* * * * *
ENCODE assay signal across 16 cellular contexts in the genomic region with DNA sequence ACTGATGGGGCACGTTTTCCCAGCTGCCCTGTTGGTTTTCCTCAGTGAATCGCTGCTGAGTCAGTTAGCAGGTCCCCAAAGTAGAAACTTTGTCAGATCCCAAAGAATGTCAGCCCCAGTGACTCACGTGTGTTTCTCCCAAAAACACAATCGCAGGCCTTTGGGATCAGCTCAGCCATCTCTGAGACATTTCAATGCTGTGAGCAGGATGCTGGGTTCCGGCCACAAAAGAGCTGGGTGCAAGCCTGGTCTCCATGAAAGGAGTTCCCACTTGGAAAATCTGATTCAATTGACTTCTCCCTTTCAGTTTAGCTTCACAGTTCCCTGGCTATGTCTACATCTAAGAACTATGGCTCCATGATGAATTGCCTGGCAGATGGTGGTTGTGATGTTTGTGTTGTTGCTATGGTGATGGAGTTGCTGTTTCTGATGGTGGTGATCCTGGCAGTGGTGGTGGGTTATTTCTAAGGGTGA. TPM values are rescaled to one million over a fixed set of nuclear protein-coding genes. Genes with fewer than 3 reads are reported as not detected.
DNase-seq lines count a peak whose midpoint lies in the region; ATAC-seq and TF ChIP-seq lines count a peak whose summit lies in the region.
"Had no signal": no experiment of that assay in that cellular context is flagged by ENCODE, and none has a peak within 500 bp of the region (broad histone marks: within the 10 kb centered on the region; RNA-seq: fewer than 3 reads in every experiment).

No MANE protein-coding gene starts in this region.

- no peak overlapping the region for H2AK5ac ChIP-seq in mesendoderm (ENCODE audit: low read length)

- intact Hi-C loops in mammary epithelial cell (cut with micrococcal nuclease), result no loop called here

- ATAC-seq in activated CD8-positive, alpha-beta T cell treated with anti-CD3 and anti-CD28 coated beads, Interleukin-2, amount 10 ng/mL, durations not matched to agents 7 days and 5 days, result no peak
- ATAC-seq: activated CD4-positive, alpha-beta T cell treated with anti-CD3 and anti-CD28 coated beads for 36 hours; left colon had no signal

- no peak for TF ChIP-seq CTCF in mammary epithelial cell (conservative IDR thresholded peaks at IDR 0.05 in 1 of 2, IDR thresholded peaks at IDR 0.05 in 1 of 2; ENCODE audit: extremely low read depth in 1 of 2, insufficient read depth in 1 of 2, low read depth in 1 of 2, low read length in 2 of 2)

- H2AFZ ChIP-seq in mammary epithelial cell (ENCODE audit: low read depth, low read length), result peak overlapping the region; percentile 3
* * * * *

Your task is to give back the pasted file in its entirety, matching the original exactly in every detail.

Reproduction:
ENCODE assay signal across 16 cellular contexts in the genomic region with DNA sequence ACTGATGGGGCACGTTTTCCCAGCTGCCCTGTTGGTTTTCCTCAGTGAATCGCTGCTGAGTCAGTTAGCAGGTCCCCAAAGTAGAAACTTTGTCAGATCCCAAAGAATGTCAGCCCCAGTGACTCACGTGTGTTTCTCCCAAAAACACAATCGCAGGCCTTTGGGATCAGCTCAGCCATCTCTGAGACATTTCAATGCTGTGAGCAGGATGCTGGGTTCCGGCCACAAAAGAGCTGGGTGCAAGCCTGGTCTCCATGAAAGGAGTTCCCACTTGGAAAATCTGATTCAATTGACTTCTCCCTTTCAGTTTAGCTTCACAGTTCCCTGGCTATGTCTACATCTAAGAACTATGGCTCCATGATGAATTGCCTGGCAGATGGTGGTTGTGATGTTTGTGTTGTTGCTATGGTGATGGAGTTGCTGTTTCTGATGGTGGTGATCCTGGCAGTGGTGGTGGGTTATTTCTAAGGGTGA. TPM values are rescaled to one million over a fixed set of nuclear protein-coding genes. Genes with fewer than 3 reads are reported as not detected.
DNase-seq lines count a peak whose midpoint lies in the region; ATAC-seq and TF ChIP-seq lines count a peak whose summit lies in the region.
"Had no signal": no experiment of that assay in that cellular context is flagged by ENCODE, and none has a peak within 500 bp of the region (broad histone marks: within the 10 kb centered on the region; RNA-seq: fewer than 3 reads in every experiment).

No MANE protein-coding gene starts in this region.

- no peak overlapping the region for H2AK5ac ChIP-seq in mesendoderm (ENCODE audit: low read length)

- intact Hi-C loops in mammary epithelial cell (cut with micrococcal nuclease), result no loop called here

- ATAC-seq in activated CD8-positive, alpha-beta T cell treated with anti-CD3 and anti-CD28 coated beads, Interleukin-2, amount 10 ng/mL, durations not matched to agents 7 days and 5 days, result no peak
- ATAC-seq: activated CD4-positive, alpha-beta T cell treated with anti-CD3 and anti-CD28 coated beads for 36 hours; left colon had no signal

- no peak for TF ChIP-seq CTCF in mammary epithelial cell (conservative IDR thresholded peaks at IDR 0.05 in 1 of 2, IDR thresholded peaks at IDR 0.05 in 1 of 2; ENCODE audit: extremely low read depth in 1 of 2, insufficient read depth in 1 of 2, low read depth in 1 of 2, low read length in 2 of 2)

- H2AFZ ChIP-seq in mammary epithelial cell (ENCODE audit: low read depth, low read length), result peak overlapping the region; percentile 3